From left, Keith Pinto, Wilson Jermaine Heredia, Rinabeth Apostol and Melissa WolfKlain are excellent in “Starting Here, Starting Now,” a revue featuring songs by David Shire and Richard Maltb, Jr. at San Francisco Playhouse. (Courtesy Jessica Palopoli)

From left, Keith Pinto, Wilson Jermaine Heredia, Rinabeth Apostol and Melissa WolfKlain are excellent in “Starting Here, Starting Now,” a revue featuring songs by David Shire and Richard Maltb, Jr. at San Francisco Playhouse. (Courtesy Jessica Palopoli)

Song-and-dance quartet charms in ‘Starting Here, Starting Now’

Tunes in SF Playhouse revue span range of emotions

San Francisco Playhouse, the excellent downtown theater company perhaps best known for producing local premieres of new off-Broadway dramas and comedies, also stages popular musicals yearly, most often in the summer. It’s carrying on that tradition now in the pandemic era, with some tweaking. The show is opening in the fall, not the summer, and rather than a standard musical, it’s a musical revue of 25 “story-songs” that cover a wide emotional range.

“Starting Here, Starting Now,” with music by David Shire and lyrics by Richard Maltby, Jr., actually started there — the Manhattan Theatre Club — and then: 1976 (women are called “girls”). There’s a New York vibe about it, as young people — in the original rendition, the “characters,” as such, were seen as heterosexual — sing, with both humor and melancholy, about the vagaries of love and loss, hopes and dreams for the future.

In this rendition, with four players (Rinabeth Apostol, Wilson Jermaine Heredia, Keith Pinto and Melissa WolfKlain) instead of the original cast of three, the story-songs wisely encompass both hetero- and homosexual relationships, to good effect and without changing any lines.

For being plotless, it’s a fairly long show (almost two hours including intermission). It’s a series of acted- and danced-out songs accompanied onstage by a pianist, a bass player and a drummer (musical direction by Dave Dobrusky) with simple costumes (the players all in pristine white) and no set to speak of.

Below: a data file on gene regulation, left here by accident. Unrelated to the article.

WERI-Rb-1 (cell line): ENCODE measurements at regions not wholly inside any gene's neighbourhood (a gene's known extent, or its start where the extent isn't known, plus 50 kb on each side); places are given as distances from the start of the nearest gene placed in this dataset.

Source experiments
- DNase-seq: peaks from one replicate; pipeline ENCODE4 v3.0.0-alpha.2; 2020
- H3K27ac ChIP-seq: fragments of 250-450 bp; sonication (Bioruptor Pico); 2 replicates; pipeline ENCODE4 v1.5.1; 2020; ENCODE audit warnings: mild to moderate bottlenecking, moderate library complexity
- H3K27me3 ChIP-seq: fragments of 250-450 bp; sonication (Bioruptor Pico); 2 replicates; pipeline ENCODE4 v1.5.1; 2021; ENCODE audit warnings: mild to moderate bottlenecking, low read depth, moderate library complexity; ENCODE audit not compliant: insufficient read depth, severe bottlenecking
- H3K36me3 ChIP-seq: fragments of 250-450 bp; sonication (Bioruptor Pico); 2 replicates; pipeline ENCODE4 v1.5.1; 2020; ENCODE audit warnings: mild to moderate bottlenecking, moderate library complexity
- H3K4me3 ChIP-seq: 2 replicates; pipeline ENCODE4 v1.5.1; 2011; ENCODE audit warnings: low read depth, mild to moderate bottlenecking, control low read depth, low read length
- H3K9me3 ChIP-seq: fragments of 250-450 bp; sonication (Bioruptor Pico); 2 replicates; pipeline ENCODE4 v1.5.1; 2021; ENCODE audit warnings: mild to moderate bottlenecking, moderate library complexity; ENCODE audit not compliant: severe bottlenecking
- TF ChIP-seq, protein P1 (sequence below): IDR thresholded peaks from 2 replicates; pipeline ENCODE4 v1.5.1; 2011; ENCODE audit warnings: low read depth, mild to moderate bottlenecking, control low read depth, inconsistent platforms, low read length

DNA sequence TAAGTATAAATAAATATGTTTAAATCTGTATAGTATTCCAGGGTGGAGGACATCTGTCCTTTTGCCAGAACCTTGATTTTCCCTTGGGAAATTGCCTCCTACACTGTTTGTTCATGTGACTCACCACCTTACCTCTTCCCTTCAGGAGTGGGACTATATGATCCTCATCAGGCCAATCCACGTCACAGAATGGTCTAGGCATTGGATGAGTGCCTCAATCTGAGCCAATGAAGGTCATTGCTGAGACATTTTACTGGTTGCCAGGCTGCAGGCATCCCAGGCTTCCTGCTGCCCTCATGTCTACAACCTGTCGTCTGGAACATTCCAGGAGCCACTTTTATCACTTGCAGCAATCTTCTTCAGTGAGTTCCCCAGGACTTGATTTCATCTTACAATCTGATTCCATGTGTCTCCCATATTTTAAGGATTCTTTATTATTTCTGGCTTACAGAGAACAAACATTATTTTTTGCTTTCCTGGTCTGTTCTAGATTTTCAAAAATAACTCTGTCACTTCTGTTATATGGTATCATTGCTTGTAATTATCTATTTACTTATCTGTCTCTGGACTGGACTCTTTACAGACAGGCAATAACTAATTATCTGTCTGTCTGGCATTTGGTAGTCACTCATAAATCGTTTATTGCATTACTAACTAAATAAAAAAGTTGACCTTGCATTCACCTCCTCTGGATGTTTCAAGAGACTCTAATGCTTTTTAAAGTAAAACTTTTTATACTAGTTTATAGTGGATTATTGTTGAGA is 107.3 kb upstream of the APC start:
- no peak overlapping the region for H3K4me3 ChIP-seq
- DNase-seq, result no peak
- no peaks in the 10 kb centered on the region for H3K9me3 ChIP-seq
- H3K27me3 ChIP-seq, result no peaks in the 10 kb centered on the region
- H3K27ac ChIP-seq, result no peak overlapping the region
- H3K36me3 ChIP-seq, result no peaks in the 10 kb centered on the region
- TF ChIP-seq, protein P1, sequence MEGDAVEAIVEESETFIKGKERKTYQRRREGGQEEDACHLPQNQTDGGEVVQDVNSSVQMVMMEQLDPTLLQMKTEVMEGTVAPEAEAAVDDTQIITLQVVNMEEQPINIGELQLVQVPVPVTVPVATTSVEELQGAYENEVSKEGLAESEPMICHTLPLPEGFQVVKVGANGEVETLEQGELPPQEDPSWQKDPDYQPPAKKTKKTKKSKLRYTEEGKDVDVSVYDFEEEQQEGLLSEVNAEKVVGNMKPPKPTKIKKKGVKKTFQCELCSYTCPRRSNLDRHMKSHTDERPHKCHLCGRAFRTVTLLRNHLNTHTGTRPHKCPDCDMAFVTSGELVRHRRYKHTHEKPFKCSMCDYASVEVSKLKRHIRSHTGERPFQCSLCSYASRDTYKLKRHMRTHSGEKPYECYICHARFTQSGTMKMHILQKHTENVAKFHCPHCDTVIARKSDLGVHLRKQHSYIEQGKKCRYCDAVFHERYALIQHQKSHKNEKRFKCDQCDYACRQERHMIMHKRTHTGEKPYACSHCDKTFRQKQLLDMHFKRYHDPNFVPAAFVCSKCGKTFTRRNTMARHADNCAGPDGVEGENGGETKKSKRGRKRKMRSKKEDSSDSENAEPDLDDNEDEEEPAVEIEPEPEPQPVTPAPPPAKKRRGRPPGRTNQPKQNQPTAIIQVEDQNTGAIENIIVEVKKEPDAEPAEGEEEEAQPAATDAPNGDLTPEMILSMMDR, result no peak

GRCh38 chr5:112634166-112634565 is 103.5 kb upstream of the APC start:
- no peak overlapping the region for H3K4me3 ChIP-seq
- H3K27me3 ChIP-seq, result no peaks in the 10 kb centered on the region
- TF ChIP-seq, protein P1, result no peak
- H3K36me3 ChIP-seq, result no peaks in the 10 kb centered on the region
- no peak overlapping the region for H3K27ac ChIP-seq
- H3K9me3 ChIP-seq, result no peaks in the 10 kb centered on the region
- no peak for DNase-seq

But the performers are charming, and the songs, both the wistful confessions of loneliness and unrequited love and the upbeat, often quite comical ones work equally well. And, as directed by Susi Damilano and Nicole Helfer (who also choreographed), the energy never flags, and the dance numbers, which include some welcome tap at the end, feel just right for the size of the cast and the dimensions of the stage.

Pinto’s a standout. He’s an accomplished physical clown, he’s got an assured grasp of all the comic nuances, and his pained, defiant “I Don’t Remember Christmas” in Act 1 might give you goosebumps.

And if there’s a bit too much pro forma smiley-face that feel-good “we’re in a musical so we’re happy” cliché — it serves to make the more wistful songs feel particularly potent by contrast. On the whole, the SF Playhouse team captures many of the nuances of our individual emotional journeys these days, whether we’re pining after the past or anticipating better times ahead.

REVIEW

Starting Here, Starting Now

Presented by San Francisco Playhouse

Where: 450 Post St., S.F; also streaming

When: 7 p.m. Wednesdays-Thursdays; 8 p.m. Fridays; 3 and 8 p.m. Saturdays; 2 p.m. Sundays; closes Oct. 2

Tickets: $15 to $100

Contact: (415) 677-9596, sfplayhouse.org

Note: COVID safety protocols are in place.

Theater

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